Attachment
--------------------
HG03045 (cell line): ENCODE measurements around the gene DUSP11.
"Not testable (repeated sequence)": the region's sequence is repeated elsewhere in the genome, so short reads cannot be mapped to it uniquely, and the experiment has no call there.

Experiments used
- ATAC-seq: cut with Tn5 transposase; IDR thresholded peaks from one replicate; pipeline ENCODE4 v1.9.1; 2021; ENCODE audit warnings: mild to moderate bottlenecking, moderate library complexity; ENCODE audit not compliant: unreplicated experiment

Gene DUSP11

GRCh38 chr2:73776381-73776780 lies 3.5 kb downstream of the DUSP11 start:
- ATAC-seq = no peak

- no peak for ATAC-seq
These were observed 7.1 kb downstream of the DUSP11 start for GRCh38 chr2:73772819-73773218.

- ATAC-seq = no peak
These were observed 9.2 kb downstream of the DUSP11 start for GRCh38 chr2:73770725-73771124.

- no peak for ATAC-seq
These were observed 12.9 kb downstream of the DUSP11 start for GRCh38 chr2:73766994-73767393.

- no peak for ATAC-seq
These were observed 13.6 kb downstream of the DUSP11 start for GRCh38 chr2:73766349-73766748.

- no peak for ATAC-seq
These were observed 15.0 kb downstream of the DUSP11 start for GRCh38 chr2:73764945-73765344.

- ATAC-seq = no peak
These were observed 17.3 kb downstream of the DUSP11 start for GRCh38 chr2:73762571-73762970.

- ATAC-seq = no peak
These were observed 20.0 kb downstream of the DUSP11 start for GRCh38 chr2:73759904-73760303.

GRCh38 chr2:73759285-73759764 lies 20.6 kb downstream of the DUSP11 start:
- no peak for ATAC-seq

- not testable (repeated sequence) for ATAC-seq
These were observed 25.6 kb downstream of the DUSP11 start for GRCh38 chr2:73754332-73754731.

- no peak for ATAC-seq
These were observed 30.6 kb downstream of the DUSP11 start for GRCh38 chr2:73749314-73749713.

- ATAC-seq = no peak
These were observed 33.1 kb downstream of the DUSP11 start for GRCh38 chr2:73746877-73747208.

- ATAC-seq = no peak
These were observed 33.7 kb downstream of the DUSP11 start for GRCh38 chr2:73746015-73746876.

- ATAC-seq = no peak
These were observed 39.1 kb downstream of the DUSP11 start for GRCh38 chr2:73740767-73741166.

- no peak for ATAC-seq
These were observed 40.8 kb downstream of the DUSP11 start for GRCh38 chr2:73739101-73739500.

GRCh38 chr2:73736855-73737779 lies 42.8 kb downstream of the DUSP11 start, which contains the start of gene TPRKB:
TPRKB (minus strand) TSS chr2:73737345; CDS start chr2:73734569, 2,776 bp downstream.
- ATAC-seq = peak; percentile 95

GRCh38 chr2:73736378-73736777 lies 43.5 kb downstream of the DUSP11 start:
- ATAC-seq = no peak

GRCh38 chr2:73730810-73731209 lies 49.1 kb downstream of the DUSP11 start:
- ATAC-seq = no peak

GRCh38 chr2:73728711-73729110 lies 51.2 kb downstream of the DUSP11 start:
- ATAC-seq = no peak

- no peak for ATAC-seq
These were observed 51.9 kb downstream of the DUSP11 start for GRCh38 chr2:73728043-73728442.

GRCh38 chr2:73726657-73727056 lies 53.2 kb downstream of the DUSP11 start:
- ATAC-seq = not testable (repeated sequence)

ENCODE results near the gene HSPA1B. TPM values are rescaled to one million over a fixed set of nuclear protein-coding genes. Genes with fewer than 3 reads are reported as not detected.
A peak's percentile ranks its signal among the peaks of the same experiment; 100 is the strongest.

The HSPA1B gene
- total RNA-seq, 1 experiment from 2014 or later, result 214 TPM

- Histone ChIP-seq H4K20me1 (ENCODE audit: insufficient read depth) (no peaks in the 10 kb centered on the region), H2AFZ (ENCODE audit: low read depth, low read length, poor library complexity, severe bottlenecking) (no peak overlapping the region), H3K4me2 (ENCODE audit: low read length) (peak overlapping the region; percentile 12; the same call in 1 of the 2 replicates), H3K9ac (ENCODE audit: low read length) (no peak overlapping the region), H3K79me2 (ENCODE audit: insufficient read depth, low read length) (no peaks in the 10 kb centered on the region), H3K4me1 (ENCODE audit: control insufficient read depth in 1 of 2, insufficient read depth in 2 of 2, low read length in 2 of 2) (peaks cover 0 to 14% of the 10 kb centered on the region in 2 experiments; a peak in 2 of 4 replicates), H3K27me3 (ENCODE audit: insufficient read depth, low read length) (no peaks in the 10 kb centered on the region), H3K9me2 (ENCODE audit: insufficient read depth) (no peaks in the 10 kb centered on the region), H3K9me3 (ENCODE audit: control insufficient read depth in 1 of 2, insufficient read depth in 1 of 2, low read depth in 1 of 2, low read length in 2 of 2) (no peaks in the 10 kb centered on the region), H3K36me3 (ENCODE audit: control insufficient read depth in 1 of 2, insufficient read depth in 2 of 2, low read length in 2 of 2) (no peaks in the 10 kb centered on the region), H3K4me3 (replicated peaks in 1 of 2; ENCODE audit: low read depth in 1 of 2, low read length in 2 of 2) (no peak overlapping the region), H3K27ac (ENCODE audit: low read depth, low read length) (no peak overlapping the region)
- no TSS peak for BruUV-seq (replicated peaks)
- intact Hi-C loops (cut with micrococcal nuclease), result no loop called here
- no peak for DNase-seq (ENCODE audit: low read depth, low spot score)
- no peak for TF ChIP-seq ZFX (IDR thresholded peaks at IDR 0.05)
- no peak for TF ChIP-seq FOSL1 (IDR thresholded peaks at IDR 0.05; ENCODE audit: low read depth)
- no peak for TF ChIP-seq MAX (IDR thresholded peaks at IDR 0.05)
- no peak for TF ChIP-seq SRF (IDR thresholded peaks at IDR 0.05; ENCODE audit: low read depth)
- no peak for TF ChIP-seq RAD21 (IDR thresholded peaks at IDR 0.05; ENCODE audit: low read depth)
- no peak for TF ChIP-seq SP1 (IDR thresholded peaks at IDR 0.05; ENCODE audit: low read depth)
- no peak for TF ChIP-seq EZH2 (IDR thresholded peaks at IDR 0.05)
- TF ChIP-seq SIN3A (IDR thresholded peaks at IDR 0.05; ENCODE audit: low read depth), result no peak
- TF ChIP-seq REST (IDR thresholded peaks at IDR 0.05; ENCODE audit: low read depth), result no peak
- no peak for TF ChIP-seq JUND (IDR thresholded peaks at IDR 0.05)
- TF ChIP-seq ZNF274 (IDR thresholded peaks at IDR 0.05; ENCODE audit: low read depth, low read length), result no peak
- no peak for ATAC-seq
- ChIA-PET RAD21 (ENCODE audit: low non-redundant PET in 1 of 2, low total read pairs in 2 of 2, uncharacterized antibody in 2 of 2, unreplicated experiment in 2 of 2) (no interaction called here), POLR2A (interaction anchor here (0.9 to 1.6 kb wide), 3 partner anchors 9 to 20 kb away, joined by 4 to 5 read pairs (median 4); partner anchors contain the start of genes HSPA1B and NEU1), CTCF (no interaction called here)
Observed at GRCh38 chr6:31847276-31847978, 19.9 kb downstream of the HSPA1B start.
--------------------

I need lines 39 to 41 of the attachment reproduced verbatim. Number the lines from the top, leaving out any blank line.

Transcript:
GRCh38 chr2:73736378-73736777 lies 43.5 kb downstream of the DUSP11 start:
- ATAC-seq = no peak

GRCh38 chr2:73730810-73731209 lies 49.1 kb downstream of the DUSP11 start: